It's pleasing to find a new home for this work.

Sunday, September 20, 2020

More robe

Sashiko done for now, and I like the shapes

On the back, the appliques are now stitched down, ready for more to happen. 

And here's the next order of business, for tomorrow in daylight.

 My earliest piece of practice goldwork, ready to be placed as a monogram. There's also painting, as well as beading, here. 

Come to think of it, more beading will almost certainly show up. In the course of searching just now for a couple of woven glass bead bracelets, which I can't find, I came across this stitching, which might do very well on the robe. Somewhere.

So much work jostling for a place. They'll have to take a number and wait.

And a further search reminded me that I'd incorporated one of those woven bead bracelet pieces I couldn't find into the spine of an artist's book. Bead weaving is one of those art forms that get hold of you and you can't stop! It ends up everywhere.

And here it is. The paper is red onion skins and abaca. This was in a solo show I did several years ago of artist's books, mostly made with my handmade paper. The other bracelet is no doubt in another work or something, and may show up when I'm looking for something else.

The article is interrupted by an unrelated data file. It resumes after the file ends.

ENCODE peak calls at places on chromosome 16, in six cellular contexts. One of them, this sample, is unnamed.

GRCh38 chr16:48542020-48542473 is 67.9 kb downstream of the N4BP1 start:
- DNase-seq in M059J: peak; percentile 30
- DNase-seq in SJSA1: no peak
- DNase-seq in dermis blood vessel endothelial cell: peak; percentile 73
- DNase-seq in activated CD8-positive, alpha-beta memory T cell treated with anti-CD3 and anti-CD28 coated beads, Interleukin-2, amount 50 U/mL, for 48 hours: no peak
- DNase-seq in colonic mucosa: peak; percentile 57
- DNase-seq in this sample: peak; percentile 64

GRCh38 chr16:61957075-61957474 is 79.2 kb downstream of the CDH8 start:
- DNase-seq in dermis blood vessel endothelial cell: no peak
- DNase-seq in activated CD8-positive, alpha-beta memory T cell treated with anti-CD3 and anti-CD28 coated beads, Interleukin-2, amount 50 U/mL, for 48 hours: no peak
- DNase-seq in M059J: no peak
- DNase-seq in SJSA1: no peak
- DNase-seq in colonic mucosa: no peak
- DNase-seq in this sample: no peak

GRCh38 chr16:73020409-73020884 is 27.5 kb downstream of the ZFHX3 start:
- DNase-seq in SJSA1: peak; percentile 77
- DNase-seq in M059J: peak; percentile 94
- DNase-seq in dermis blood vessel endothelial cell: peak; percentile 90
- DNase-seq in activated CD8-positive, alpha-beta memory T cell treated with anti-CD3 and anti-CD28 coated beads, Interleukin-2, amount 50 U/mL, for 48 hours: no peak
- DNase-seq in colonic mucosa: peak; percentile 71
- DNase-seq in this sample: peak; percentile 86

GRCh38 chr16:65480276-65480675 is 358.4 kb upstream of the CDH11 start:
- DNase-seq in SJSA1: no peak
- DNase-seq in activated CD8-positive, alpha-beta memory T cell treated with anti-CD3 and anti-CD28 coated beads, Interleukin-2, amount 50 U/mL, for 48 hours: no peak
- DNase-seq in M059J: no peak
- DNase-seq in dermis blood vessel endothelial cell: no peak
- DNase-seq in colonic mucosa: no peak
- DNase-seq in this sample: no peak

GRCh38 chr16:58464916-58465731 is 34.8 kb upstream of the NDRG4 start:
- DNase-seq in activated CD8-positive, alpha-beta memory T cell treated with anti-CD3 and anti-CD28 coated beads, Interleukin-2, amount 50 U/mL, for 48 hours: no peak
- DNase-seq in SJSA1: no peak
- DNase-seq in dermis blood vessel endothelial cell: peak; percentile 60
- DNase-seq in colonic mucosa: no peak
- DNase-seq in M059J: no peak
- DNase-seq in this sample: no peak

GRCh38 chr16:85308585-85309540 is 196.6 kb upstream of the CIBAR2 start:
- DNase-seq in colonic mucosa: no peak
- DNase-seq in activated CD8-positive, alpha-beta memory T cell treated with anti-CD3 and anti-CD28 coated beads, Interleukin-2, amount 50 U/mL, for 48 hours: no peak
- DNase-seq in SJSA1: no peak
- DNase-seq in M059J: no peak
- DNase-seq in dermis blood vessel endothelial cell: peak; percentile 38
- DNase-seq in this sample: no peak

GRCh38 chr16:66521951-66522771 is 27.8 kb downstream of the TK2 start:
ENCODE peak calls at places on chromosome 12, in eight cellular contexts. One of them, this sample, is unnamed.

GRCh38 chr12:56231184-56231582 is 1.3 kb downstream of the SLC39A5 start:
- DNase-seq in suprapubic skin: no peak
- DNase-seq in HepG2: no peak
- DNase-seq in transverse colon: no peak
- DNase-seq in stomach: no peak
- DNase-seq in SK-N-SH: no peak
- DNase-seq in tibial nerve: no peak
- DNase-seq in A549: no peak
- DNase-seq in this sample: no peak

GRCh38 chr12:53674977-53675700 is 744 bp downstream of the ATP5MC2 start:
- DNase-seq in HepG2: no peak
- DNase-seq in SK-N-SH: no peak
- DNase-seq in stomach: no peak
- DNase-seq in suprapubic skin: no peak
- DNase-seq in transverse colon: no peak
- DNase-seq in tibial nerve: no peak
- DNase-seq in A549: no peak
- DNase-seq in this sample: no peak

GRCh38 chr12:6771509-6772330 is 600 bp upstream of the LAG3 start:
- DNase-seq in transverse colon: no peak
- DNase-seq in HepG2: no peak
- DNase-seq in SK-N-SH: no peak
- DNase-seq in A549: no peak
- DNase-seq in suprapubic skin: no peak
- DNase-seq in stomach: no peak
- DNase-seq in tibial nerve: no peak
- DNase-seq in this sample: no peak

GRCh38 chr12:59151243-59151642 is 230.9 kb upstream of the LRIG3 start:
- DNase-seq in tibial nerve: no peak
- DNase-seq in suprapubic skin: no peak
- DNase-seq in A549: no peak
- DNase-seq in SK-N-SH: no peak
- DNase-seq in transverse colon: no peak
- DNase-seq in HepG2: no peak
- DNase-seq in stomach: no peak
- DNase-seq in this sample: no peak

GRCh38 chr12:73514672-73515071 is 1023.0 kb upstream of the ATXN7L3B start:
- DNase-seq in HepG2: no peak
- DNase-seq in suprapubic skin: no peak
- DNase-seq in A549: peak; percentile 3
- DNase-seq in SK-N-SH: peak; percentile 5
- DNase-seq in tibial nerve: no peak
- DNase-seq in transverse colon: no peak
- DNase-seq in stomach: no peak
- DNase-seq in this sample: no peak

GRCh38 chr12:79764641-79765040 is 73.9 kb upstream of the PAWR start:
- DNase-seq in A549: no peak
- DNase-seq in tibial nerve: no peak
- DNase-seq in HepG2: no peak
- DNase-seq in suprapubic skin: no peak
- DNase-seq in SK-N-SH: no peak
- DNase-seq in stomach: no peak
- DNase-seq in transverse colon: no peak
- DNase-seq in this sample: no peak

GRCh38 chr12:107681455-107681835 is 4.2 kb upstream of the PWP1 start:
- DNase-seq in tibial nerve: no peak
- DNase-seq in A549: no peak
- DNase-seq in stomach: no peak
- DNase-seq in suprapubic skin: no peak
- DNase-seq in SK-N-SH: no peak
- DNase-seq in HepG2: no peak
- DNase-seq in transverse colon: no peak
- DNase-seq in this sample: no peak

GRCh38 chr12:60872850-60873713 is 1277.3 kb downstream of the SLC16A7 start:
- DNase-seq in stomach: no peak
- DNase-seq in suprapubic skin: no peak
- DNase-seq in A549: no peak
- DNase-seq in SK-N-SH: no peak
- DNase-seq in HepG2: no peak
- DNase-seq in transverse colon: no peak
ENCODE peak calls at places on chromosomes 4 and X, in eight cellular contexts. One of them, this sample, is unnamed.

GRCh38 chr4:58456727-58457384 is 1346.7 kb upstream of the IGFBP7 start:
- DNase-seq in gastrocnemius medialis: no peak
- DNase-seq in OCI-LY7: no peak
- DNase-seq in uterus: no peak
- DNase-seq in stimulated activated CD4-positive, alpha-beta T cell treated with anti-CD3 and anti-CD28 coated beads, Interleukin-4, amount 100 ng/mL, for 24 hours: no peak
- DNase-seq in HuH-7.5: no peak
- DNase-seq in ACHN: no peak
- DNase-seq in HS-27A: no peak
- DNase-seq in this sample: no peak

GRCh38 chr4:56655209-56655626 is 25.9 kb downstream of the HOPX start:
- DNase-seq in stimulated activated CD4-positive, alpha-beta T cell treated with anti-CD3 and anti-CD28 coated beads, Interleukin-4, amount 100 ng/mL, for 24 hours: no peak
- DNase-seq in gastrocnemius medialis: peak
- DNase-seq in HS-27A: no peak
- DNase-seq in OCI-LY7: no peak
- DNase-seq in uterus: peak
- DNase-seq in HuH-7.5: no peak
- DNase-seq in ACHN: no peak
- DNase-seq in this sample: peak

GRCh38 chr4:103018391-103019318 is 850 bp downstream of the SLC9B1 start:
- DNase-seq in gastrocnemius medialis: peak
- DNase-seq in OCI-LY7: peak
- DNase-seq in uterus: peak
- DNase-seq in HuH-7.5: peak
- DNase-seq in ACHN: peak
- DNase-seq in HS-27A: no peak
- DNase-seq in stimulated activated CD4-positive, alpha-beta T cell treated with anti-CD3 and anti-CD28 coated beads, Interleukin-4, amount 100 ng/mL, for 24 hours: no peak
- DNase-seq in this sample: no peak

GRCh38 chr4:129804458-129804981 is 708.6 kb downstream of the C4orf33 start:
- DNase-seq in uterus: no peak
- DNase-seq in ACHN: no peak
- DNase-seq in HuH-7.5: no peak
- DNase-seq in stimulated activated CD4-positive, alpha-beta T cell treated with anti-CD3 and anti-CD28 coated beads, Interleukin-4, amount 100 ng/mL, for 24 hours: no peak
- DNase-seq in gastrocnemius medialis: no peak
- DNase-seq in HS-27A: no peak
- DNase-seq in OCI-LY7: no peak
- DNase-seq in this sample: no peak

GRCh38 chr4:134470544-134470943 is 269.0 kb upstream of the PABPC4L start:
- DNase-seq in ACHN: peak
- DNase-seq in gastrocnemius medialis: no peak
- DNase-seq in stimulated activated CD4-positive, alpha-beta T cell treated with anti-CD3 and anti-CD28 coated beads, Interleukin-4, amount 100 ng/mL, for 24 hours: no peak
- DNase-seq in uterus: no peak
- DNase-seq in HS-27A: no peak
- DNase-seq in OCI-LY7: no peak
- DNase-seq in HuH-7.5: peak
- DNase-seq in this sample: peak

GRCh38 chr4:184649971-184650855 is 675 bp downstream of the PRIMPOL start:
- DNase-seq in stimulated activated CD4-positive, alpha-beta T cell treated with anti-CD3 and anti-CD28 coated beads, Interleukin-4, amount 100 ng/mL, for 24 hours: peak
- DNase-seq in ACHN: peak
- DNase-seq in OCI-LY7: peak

So here we are for now. I have plenty of territory on the sleeves yet. And I want to line it. Not running out just yet.

Monday, September 14, 2020

The next adventure on its way

Deep into embroidering the robe, sashiko stitching is really engrossing, and got a Bernadette Banner alert on YouTube. Which unfurled my next adventure in sewing Something Nice to Wear.

To wit: a pirate shirt.

For sheer pleasure in watching a great hand sempstress at work, follow Bernadette Banner. She's funny, wildly skilled and she has a pet guinea pig, Cesario.

I'm definitely up for this. I may have enough linen to make it, too. Already made notes unintelligible to anyone but me. Some kind follower transcribed Bernadette's handwritten notes and I copied for my design book, because you never know with pix. This is another make your own pattern from notes kind of design.

Never a dull moment.

Saturday, September 12, 2020

Robe in progress

Here's where we are.

At this point the back looks quite Asian, Indonesian robe, japanese influenced large angular appliques, Indian sari silk fabric in the reverse appliques those little hexagons, and the overlay appliques.

The front is pretty European in feeling, what with the roses, the couching, the hammered flowers. The sashiko, running, stitching is Japanese though.

No idea why it shows, accurately, black in one pic, grey in the other.

These are just my design observations on standing back and looking. They weren't at the forefront of planning, such as it was.

I'm definitely thinking again about a dressmaker's dummy and how to make one, after Mary Ann's suggestion. It can display this piece and be useful for fitting actual wearable kit.